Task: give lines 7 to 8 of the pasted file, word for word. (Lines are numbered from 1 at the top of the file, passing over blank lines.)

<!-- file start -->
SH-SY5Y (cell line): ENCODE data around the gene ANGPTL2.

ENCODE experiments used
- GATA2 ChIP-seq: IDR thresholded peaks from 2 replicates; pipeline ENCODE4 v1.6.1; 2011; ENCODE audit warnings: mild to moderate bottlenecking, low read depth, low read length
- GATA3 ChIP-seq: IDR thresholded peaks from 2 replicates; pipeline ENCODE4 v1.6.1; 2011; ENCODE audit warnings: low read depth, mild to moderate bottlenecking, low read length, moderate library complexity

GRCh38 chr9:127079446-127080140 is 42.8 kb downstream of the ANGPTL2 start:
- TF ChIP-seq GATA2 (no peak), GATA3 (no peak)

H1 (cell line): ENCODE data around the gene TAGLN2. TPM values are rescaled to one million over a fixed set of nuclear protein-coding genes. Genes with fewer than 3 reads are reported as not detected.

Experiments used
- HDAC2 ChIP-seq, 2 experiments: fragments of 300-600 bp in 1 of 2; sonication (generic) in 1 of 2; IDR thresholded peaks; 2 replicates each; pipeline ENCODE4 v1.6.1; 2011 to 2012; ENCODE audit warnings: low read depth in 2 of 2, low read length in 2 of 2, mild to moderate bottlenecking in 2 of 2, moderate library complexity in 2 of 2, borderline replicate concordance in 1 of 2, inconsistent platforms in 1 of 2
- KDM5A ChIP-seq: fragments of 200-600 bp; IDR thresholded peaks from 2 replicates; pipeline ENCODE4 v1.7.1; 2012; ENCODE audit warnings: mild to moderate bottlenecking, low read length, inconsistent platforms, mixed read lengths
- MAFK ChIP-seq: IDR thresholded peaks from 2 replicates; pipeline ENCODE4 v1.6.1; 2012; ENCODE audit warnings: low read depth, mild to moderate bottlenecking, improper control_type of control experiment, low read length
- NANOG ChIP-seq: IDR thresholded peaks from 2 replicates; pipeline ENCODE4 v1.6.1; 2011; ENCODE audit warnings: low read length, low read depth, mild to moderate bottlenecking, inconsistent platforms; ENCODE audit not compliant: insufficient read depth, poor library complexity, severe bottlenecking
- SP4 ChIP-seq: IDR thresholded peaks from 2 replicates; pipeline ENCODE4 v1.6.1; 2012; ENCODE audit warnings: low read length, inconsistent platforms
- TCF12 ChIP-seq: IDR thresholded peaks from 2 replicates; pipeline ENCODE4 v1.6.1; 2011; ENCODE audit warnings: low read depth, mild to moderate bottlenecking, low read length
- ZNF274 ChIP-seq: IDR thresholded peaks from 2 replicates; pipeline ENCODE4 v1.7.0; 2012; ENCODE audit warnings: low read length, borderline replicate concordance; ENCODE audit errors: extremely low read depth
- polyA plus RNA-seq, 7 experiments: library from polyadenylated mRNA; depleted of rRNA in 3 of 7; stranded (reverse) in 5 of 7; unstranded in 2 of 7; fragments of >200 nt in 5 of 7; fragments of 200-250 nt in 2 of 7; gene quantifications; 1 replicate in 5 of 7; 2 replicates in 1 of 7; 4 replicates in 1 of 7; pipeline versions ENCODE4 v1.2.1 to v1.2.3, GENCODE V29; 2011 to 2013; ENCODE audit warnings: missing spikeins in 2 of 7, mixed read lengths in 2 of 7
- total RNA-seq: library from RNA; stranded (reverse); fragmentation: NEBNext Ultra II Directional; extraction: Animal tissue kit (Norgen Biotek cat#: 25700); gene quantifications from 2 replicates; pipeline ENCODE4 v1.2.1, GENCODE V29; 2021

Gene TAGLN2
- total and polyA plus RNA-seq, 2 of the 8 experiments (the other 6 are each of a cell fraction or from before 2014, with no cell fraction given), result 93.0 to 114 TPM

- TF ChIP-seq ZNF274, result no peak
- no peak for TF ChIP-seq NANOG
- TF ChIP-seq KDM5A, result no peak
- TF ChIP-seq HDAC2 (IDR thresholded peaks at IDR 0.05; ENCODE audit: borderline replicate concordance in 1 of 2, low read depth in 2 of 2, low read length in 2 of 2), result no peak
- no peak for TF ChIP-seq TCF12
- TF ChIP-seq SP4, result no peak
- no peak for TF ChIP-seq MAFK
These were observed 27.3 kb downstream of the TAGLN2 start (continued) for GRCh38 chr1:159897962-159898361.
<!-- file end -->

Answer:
H1 (cell line): ENCODE data around the gene TAGLN2. TPM values are rescaled to one million over a fixed set of nuclear protein-coding genes. Genes with fewer than 3 reads are reported as not detected.

Experiments used